Members of the AFL-CIO gleaned corn and visited the HCC office for a discussion on labor, farm work, and immigration. Four members of YAYA volunteered to do random tasks like helping with food and washing dishes, to ensure that the event ran smoothly.
The AFL-CIO is the largest federation of Unions in the United States, and this was a powerful event to get some of their members thinking and talking about farm workers and immigration.
Because of the documentation status of most farm workers and because of the agriculture industry’s exclusion from the same labor protections that other industries enjoy, farm workers are often excluded in discussion of labor organizing. Since farm workers are excluded from labor protections, such as Freedom of Association and the right to Collective Bargaining, it is often challenging for them to organize in a union or to join another organization to represent them. Therefore, it is important for strong and established labor groups, like the AFL-CIO, to acknowledge the struggle of farm workers, and how their challenges to be represented, affect the strength of the labor movement as a whole (Click here to learn more about farm workers, labor and farm worker unions)
Another important aspect of the day was a discussion about immigration, which was facilitated by Sister Ann, from HCC. This discussion dispelled many myths about immigrants such as the idea that, “immigrants don’t pay taxes.”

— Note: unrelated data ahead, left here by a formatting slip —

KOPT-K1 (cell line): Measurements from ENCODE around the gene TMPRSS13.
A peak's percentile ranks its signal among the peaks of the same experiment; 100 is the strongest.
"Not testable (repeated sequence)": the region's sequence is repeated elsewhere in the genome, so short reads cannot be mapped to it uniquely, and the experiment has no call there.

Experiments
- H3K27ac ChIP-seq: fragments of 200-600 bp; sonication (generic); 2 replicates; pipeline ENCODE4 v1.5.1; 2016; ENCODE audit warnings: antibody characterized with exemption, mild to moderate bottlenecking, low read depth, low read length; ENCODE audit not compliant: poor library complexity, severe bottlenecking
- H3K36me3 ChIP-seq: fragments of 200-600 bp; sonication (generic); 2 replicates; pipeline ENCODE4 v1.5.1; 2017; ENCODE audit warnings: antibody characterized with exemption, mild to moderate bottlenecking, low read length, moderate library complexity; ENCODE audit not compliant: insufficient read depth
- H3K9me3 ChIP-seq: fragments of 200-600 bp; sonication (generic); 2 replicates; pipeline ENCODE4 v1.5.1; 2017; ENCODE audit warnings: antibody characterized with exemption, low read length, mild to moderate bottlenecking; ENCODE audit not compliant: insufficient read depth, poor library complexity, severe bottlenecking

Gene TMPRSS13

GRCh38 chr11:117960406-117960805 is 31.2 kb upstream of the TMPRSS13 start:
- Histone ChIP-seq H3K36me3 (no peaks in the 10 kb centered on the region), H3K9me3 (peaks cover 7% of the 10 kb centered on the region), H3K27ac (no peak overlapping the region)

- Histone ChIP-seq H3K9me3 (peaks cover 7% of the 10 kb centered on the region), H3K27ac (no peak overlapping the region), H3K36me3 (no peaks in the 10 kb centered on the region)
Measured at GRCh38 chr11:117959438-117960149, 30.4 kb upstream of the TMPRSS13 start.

There was also a panel of immigrants, invited by the HCC, who educated the audience about the history of agriculture and how migrant laborers are a huge part of it. Everyone in the room asked great questions. Luckner Millien, a member of the panel, spoke in depth about his experiences as an immigrant, as a farm worker, and about his work with the Farm Worker Association of Florida (FWAF).
This event was an appeal to the members of the AFL-CIO to stand for Comprehensive Immigration Reform (CIR) and make their voices heard, as CIR is currently being shaped in Washington. The event gave labor organizers insight into an overlooked and under-represented part of the labor struggle. It also gave AFL-CIO members an opportunity to understand how immigration and labor are part of the same struggle, and it gave YAYA a chance to stand in solidarity with HCC, an organization that has done a lot for the immigrant community.
Photos courtesy of Victor Sanchez